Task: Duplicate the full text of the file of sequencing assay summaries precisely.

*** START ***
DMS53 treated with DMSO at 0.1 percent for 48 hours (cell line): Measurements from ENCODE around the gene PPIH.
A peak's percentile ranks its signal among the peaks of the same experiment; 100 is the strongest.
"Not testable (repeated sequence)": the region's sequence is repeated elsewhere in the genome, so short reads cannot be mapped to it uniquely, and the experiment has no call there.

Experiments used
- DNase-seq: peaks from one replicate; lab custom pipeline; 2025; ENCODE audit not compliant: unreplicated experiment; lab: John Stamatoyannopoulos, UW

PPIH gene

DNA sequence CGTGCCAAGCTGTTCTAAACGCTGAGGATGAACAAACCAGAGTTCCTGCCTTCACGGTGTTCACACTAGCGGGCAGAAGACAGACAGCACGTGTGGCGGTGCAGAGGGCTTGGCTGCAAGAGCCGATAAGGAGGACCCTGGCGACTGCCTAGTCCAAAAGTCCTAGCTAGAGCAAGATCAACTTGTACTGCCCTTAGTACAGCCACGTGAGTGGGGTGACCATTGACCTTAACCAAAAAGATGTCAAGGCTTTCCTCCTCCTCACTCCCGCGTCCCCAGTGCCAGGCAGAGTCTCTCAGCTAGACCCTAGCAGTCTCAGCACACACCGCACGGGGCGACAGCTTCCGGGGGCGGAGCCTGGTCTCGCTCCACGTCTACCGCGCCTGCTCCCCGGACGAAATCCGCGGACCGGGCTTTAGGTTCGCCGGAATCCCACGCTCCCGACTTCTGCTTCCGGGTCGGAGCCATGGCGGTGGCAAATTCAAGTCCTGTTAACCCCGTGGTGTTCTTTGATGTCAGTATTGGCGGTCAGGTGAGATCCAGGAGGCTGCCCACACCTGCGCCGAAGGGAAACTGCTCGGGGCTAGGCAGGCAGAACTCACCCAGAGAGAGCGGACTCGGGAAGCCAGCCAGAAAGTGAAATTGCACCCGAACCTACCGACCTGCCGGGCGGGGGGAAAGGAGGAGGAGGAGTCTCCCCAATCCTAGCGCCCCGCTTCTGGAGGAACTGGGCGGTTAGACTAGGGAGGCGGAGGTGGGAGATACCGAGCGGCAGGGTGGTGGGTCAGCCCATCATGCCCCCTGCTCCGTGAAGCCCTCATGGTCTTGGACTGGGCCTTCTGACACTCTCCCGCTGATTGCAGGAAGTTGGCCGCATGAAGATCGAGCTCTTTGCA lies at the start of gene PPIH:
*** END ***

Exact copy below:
DMS53 treated with DMSO at 0.1 percent for 48 hours (cell line): Measurements from ENCODE around the gene PPIH.
A peak's percentile ranks its signal among the peaks of the same experiment; 100 is the strongest.
"Not testable (repeated sequence)": the region's sequence is repeated elsewhere in the genome, so short reads cannot be mapped to it uniquely, and the experiment has no call there.

Experiments used
- DNase-seq: peaks from one replicate; lab custom pipeline; 2025; ENCODE audit not compliant: unreplicated experiment; lab: John Stamatoyannopoulos, UW

PPIH gene

DNA sequence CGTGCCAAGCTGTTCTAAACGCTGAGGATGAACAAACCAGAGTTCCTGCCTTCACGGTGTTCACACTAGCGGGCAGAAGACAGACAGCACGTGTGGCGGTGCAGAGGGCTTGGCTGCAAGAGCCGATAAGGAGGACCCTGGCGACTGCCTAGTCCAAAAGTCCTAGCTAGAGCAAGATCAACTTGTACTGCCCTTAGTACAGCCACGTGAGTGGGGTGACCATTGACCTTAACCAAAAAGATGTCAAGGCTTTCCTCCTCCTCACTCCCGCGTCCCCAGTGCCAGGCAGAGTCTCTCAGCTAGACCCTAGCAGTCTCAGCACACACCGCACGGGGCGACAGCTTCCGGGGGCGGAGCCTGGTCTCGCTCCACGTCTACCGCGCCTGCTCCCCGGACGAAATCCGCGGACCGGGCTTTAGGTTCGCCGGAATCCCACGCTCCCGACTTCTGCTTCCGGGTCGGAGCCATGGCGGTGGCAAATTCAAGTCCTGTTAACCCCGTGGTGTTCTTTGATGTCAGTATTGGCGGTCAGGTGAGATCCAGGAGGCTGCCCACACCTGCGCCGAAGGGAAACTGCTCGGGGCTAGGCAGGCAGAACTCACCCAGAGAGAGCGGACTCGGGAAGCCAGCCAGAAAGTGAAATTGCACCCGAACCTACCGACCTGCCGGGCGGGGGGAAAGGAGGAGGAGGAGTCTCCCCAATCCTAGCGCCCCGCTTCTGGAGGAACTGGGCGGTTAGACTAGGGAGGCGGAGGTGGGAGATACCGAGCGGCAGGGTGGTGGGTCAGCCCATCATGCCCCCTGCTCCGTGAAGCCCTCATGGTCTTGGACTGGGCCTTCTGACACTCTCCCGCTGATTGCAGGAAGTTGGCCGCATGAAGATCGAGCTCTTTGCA lies at the start of gene PPIH: